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Improving our medal chances at the 2020 Olympics and Paralympics

A Memorandum of Understanding to signify a statement of intent to collaborate signed between the University of Brighton and the English Institute of Sport (EIS) is providing hands-on benefits for our sport and exercise science students.

The Memorandum of Understanding reflects the on-going support the university’s Environmental Extremes Lab Team are providing the EIS and associated national teams as they prepare for the heat of Tokyo at the 2020 Olympics and Paralympics.

Third year Sport and Exercise Science BSc(Hons) dissertation students are currently involved in eight research projects around the themes of acute and chronic heat alleviation which has been identified by the EIS as priority for improving our chances of securing medals in 2020.

Working on the projects offers the students a great opportunity to make a difference while tackling real challenges and helping improve their CV and future employability. The students have moved from the conception and development stage to the main experimental testing at the beginning of this year and will be presenting their findings to EIS practitioners at Bisham Abbey National Sports Centre in March.

Students involved in the eight projects are Raul Campoy, Ben Fawley, Iona O’Shea, Charlotte Hardy, Tom Jansons, Luke Row, Harry Cook, Ellie Hogg, Sami Huseyin, James Sinfield, Jack Blenkarn, Dan Littler, James Corrall, Dan Burford, Frank Lamdin, Josh Hill, Chris Barker, Kukena Kaindama and Amelia Monkcom

As part of the on-going support we have been providing the EIS, Dr Mark Hayes and Dr Ash Willmott delivered a presentation to the GB Hockey Team in October 2018 about Pre and Per (During Exercise) Cooling Strategies to optimise performance in Tokyo 2020.  This led to discussions with support staff from the England Rugby Team who were attending the meeting about their heat strategy ahead of the 2019 Rugby World Cup in Tokyo. Mark and other members of the Environmental Extremes Lab Team have now been reviewing and advising on the finer details of the England Team’s preparations.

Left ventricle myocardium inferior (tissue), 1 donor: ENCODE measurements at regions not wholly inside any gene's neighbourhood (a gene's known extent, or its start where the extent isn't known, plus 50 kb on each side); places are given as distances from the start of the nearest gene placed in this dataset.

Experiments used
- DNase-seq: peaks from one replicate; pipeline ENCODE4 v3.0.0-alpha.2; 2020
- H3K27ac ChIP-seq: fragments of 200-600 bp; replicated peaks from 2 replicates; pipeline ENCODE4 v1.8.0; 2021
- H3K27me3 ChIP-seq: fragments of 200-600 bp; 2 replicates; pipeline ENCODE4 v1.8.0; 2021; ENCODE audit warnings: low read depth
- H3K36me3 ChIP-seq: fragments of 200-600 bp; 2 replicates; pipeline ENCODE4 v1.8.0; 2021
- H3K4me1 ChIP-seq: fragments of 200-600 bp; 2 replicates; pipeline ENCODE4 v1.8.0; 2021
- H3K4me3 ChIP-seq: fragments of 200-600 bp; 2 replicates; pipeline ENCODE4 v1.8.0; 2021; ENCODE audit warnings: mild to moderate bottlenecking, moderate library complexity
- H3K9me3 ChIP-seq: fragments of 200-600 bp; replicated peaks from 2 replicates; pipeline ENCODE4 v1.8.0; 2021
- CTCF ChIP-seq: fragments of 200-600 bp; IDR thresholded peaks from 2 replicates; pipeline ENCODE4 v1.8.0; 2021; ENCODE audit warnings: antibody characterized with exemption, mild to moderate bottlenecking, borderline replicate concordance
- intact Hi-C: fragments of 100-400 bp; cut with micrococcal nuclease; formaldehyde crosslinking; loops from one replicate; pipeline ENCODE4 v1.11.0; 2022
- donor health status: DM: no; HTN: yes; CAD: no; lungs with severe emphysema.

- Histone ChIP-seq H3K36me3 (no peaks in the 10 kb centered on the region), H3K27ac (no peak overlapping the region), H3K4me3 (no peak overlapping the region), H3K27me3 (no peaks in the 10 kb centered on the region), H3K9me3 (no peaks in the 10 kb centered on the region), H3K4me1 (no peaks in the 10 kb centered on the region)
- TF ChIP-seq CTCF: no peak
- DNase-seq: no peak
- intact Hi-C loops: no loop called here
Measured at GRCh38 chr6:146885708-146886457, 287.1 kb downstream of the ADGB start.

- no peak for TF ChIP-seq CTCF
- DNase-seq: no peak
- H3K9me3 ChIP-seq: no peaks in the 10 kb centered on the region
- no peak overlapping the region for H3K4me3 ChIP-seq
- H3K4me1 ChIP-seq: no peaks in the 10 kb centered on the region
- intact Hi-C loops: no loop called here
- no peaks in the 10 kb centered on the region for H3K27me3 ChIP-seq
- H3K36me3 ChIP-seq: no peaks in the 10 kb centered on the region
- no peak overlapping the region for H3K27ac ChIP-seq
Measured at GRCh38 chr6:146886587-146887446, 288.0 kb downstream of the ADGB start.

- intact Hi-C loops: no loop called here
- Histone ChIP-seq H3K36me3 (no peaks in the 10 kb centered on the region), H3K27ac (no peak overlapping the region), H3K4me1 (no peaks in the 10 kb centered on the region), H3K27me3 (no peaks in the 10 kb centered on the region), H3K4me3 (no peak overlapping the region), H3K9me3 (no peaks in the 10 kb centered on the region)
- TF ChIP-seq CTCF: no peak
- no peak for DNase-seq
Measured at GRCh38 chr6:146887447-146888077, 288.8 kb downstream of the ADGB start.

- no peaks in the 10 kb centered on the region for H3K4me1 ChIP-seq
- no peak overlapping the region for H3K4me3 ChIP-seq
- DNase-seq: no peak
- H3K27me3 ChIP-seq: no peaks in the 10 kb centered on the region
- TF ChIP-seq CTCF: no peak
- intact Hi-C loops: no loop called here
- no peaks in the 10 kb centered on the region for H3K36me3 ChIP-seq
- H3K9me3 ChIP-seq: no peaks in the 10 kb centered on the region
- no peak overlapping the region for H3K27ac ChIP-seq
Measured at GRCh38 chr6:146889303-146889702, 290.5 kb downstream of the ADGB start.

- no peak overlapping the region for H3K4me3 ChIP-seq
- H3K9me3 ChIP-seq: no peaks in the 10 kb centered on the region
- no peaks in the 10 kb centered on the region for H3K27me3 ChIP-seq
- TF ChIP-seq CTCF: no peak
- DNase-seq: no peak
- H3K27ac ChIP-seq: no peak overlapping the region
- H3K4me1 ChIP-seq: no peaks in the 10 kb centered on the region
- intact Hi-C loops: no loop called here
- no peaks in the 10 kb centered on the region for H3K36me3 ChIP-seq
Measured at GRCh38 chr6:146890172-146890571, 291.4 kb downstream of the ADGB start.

Arrangements the university has with external partners, like the one we have with the EIS, offer students the blend of science and practice, where they get the chance to develop the harder scientific and softer communication skills together. The students across the eight project teams have encountered a good number of hurdles in the last few months but a visit from Dr Emma Ross, Co-Head of Physiology for the EIS, helped them contextualise the problems athletes, coaches and practitioners face at an elite level. This exposure to what is essentially a form of problem-based learning is exactly what the students need to develop into the applied sport and exercise scientists of tomorrow, who can make a real difference across sport, health and occupational domains.

Take a tour of the university’s labs where the students will be carrying out their research:

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